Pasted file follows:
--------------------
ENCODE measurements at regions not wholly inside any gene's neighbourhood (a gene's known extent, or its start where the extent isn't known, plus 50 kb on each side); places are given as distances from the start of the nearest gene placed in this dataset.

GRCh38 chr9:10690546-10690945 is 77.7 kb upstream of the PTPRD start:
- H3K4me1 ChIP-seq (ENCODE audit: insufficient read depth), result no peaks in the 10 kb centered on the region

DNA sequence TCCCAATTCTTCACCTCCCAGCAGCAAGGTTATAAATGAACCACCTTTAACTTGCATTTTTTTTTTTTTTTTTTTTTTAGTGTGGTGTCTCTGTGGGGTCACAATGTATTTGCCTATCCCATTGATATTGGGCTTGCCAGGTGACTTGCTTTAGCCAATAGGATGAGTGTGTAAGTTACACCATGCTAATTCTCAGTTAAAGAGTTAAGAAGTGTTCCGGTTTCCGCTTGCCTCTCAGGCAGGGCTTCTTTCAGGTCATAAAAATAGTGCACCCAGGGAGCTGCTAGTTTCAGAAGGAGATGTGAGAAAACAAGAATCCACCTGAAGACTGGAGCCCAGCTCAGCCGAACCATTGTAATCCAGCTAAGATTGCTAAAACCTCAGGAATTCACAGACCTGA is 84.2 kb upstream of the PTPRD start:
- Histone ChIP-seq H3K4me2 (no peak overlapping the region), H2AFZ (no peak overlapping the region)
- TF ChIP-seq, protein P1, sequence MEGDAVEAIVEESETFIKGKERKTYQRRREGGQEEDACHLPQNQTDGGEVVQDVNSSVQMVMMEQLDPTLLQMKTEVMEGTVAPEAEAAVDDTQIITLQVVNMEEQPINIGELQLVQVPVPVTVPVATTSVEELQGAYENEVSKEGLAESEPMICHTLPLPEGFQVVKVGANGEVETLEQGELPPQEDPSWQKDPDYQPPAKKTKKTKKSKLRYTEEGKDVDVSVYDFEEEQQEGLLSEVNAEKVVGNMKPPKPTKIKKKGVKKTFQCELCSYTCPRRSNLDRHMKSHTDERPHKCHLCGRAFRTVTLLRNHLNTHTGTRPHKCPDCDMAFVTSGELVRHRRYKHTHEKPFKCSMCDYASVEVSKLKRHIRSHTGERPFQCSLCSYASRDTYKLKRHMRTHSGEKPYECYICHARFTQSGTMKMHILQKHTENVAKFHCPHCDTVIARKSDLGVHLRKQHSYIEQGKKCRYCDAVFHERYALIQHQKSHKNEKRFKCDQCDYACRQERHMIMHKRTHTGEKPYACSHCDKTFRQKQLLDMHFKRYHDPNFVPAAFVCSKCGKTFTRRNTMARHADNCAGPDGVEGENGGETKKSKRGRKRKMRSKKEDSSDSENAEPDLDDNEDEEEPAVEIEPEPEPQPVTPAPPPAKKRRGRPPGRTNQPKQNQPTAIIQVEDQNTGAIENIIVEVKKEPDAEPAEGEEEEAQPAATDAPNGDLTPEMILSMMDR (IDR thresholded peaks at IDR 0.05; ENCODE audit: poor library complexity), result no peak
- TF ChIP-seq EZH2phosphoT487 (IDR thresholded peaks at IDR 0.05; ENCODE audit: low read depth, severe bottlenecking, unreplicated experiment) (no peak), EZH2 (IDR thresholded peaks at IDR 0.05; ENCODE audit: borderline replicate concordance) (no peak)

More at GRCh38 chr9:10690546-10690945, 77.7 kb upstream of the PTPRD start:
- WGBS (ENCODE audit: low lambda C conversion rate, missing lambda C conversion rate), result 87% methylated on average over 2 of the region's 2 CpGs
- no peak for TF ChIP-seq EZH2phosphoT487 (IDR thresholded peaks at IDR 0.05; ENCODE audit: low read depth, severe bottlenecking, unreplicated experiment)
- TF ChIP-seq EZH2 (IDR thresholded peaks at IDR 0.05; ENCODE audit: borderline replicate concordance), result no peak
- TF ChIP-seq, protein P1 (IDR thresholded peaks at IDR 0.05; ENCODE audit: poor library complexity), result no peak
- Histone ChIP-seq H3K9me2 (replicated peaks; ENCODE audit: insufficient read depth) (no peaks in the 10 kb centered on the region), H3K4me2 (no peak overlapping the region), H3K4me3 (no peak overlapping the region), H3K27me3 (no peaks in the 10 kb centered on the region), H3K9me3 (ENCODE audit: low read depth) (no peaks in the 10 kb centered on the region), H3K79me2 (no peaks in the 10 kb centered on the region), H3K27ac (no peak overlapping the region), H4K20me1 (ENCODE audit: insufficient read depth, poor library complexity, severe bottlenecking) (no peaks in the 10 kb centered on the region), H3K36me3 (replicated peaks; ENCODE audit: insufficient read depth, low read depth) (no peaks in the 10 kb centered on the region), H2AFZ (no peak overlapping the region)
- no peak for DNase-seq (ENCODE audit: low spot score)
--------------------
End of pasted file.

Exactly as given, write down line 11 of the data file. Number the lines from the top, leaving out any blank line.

- TF ChIP-seq EZH2 (IDR thresholded peaks at IDR 0.05; ENCODE audit: borderline replicate concordance), result no peak